The limnologist expressed his delight to speak to an enthusiastic group who has “been doing a lot of great things already and doing the right things in your watershed and foundation.” He recognized the stream bank restoration, sediment management in the watershed. “I’m not going to talk about specific
methods of what to do to make the lake better. I’m going to talk more philosophical. Where we need to be looking at the long term.”
The recently retired Indiana University professor provided the basic classic ecosystem definition adding the whole globe and world is an ecosystem.
“There are so many services (of the ecosystem) with great studies done talking about the value of the ecosystem.” He added the services provided more than exceeds the national debt. “You can’t put money on it.”
He provided causes, effects and potential solutions. Using the old Pogo comic where the swamp is becoming polluted and the group tries to find out who to blame, discovering it was them. “We have meet the enemy and he is us,” Jones quoted the comic strip.
Treat The Cause
Jones noted many treat the symptoms not the cause in lake management. Algae
is treated, but the cause — too many nutrients — is not. Placement of
retention basins to keep sediments out is a treatment of too much sediment,
but the cause is eroding landscape.
“Fish stocking should be self sustaining, if they have a place to nest,” he noted and pointed out a lot of lakes treat weeds every spring to the point there are no rooted plants at all and seawalls totally around the lake.
“They stock the lake every year with fish and wonder why fish aren’t reproducing. There is no habitat. Fish can’t reproduce in a bathtub.”
Jones pointed out individuals can start in their own watershed, their property. He showed slides of property landscaped to the edge of the seawall with no plants, no shade from trees allowing leaves to fall naturally into the lake and provide food.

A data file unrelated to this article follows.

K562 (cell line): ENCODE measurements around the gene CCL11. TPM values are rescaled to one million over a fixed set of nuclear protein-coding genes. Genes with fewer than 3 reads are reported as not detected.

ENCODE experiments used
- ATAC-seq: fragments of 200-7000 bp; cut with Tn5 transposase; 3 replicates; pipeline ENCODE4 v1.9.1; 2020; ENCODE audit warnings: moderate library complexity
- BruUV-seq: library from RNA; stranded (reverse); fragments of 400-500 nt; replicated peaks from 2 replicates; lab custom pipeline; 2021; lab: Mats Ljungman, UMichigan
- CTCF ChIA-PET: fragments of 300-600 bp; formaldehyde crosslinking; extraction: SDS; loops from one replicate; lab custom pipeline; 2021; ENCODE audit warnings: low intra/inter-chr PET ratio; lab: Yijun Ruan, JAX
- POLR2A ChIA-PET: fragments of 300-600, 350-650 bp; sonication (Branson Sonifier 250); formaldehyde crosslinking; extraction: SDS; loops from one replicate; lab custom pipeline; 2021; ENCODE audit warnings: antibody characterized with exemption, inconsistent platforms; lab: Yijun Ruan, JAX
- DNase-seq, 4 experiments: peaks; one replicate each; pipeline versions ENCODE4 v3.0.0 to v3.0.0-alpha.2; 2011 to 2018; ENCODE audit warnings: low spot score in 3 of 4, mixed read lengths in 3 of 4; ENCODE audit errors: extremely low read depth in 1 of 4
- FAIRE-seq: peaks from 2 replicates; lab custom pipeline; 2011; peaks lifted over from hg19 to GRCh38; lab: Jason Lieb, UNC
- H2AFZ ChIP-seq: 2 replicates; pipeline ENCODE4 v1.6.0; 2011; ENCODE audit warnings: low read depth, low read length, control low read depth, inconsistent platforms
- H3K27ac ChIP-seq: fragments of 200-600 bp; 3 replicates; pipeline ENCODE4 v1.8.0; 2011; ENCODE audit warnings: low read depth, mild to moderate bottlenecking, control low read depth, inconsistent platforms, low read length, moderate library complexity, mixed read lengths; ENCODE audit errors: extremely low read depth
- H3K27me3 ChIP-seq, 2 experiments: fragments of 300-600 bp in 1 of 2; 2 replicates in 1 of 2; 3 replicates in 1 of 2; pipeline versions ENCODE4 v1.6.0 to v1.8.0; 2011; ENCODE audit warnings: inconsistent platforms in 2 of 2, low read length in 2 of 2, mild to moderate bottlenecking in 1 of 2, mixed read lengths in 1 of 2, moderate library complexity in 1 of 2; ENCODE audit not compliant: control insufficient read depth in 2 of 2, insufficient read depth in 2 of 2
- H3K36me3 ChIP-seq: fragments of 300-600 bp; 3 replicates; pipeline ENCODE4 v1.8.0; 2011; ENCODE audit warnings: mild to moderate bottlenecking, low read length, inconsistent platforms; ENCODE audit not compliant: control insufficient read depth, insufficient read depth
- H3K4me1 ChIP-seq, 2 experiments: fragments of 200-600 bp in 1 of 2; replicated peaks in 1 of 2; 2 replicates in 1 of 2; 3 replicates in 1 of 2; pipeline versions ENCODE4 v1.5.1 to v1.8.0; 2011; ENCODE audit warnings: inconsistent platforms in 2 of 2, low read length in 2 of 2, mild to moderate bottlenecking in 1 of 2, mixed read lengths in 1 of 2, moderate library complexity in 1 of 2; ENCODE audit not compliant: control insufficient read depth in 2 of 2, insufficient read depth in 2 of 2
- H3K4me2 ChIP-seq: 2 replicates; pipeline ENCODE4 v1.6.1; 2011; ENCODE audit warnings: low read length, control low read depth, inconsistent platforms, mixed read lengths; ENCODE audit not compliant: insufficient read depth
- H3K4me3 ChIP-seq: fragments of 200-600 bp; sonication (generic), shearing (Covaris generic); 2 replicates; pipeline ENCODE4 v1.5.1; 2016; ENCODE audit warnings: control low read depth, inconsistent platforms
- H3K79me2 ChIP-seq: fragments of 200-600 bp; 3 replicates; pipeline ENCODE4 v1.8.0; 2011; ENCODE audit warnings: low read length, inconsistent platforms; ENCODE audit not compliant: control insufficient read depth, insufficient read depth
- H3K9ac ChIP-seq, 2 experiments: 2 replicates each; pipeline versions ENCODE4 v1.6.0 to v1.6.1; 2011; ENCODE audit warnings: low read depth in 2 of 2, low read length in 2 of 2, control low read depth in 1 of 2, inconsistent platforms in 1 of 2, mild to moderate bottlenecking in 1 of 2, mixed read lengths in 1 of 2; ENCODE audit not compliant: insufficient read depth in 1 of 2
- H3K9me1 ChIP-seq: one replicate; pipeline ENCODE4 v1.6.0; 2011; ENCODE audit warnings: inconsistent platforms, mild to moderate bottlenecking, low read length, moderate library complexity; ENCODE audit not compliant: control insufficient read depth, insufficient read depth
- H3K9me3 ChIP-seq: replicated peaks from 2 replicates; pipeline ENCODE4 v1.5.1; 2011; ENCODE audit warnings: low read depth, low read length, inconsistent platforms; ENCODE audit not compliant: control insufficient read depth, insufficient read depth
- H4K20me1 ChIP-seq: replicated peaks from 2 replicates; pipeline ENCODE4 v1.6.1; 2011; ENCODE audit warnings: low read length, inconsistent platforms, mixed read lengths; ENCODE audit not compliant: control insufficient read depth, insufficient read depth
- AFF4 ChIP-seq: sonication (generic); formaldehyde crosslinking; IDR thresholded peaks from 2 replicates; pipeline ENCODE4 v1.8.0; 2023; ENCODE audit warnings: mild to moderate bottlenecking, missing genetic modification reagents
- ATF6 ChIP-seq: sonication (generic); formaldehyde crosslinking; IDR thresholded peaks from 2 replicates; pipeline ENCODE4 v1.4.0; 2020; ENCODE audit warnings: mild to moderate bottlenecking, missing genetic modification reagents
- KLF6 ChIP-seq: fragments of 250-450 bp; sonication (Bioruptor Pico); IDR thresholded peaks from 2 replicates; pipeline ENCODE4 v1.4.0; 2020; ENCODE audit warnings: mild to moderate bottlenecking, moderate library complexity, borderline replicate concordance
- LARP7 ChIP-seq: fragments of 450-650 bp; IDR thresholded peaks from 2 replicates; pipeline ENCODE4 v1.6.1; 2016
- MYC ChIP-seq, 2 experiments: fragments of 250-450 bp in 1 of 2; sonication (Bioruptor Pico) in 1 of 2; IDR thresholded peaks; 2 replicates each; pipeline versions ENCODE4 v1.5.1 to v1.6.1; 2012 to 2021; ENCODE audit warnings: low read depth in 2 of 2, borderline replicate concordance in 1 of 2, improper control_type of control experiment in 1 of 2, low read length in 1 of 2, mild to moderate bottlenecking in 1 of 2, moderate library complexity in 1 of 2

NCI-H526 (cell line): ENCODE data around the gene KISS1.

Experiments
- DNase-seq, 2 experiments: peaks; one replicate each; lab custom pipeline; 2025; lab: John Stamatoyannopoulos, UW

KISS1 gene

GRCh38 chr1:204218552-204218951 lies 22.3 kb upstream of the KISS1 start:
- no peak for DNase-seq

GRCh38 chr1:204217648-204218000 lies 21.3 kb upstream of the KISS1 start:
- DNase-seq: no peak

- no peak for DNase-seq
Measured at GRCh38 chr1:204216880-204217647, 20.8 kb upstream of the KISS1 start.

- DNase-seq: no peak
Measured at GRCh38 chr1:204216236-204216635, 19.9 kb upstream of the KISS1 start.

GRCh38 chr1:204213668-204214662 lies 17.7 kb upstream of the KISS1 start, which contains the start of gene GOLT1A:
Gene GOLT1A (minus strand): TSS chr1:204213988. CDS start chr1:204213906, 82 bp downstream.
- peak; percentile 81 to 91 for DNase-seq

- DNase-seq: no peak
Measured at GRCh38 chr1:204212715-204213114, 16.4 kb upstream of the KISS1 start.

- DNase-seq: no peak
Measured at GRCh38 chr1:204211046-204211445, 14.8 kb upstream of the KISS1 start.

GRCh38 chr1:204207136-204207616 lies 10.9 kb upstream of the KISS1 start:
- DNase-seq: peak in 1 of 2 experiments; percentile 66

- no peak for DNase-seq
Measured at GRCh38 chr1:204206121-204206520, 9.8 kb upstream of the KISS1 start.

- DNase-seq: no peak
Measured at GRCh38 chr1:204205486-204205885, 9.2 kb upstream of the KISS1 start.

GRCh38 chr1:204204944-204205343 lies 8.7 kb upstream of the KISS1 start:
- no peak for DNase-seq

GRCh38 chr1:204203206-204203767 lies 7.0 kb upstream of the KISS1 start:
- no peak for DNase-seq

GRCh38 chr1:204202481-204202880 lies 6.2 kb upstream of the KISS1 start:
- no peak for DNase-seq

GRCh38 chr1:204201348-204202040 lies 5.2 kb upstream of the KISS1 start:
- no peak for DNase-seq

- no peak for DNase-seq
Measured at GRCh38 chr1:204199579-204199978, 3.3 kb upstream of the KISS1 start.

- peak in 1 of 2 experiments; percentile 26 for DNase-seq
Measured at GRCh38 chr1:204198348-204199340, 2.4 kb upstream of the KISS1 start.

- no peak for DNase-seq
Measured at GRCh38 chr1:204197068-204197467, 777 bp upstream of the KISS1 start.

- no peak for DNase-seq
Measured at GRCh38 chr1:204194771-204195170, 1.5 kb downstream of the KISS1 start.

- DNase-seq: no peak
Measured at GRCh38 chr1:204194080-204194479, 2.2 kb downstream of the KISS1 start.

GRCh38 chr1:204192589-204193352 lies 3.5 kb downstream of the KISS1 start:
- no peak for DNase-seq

“There is virtually no lake ecosystem value to sustain the lake, no place for fish, for aquatic insects which eat the algae that grows, insects are eaten by the fish to sustain the fisheries that keep the lake functioning.
He suggested re-facing seawalls with glacial stone to create habitat for insects and fish and break up the lake waves to eliminate choppy waters, getting the lake back by removing invasive species. “It’s healthy native plants, places for fish and insects that keep the system sustainable.”
“The word of the day is sustainability. Will this succeed? A pessimist
thinks, trying is the first step toward failure. That’s not the attitude you
want to have. ‘Success is the ability to go from one failure to another with
no loss of enthusiasm.’ That speaks to what I see in you guys, you’re
enthusiastic, want to do things and a little setback isn’t going to dampen
your enthusiasm. We need to foster enthusiasm.”
For the full report of Jones’ presentation, see today’s issue of The Mail-Journal.